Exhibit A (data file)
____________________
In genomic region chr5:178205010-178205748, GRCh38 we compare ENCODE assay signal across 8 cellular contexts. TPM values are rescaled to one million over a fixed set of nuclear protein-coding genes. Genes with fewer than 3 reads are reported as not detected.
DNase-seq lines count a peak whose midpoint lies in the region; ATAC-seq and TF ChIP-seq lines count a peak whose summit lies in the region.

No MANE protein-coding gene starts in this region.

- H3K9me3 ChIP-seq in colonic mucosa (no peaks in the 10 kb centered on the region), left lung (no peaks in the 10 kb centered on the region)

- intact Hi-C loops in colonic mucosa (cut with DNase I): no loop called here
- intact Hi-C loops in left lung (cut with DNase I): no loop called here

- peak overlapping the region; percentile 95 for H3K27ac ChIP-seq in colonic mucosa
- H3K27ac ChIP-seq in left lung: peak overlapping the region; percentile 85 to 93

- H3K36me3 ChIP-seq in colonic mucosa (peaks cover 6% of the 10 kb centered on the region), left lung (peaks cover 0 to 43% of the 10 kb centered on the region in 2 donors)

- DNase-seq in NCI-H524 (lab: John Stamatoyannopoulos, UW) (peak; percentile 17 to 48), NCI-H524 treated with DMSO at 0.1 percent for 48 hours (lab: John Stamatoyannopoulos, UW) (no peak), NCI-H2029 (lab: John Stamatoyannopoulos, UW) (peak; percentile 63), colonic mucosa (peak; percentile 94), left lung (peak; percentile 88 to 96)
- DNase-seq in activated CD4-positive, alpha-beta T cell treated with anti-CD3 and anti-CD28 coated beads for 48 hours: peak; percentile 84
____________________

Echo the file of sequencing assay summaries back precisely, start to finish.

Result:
In genomic region chr5:178205010-178205748, GRCh38 we compare ENCODE assay signal across 8 cellular contexts. TPM values are rescaled to one million over a fixed set of nuclear protein-coding genes. Genes with fewer than 3 reads are reported as not detected.
DNase-seq lines count a peak whose midpoint lies in the region; ATAC-seq and TF ChIP-seq lines count a peak whose summit lies in the region.

No MANE protein-coding gene starts in this region.

- H3K9me3 ChIP-seq in colonic mucosa (no peaks in the 10 kb centered on the region), left lung (no peaks in the 10 kb centered on the region)

- intact Hi-C loops in colonic mucosa (cut with DNase I): no loop called here
- intact Hi-C loops in left lung (cut with DNase I): no loop called here

- peak overlapping the region; percentile 95 for H3K27ac ChIP-seq in colonic mucosa
- H3K27ac ChIP-seq in left lung: peak overlapping the region; percentile 85 to 93

- H3K36me3 ChIP-seq in colonic mucosa (peaks cover 6% of the 10 kb centered on the region), left lung (peaks cover 0 to 43% of the 10 kb centered on the region in 2 donors)

- DNase-seq in NCI-H524 (lab: John Stamatoyannopoulos, UW) (peak; percentile 17 to 48), NCI-H524 treated with DMSO at 0.1 percent for 48 hours (lab: John Stamatoyannopoulos, UW) (no peak), NCI-H2029 (lab: John Stamatoyannopoulos, UW) (peak; percentile 63), colonic mucosa (peak; percentile 94), left lung (peak; percentile 88 to 96)
- DNase-seq in activated CD4-positive, alpha-beta T cell treated with anti-CD3 and anti-CD28 coated beads for 48 hours: peak; percentile 84